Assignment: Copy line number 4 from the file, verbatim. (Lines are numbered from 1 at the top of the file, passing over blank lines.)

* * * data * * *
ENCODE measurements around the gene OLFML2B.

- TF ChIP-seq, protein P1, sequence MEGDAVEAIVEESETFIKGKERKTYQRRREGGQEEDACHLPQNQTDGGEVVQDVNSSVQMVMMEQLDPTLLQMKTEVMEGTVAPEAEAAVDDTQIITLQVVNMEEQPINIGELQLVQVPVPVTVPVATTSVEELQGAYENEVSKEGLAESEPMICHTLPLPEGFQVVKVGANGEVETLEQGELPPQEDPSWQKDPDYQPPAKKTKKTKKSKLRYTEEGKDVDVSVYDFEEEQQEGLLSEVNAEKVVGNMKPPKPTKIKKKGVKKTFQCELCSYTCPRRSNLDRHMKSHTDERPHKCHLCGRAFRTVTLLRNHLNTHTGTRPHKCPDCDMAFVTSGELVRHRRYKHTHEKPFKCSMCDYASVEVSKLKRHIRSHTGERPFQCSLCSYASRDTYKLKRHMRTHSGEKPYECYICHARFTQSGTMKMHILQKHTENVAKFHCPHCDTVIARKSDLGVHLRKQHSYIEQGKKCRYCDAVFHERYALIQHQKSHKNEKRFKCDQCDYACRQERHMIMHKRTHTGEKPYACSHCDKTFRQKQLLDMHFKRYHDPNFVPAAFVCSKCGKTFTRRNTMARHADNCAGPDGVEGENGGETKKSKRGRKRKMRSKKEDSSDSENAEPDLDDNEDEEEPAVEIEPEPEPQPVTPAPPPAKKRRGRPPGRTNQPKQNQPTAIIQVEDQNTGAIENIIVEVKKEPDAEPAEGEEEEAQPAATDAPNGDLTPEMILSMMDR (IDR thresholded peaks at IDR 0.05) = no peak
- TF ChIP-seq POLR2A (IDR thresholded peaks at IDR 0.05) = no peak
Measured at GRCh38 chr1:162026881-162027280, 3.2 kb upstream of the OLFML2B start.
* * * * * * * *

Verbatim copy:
Measured at GRCh38 chr1:162026881-162027280, 3.2 kb upstream of the OLFML2B start.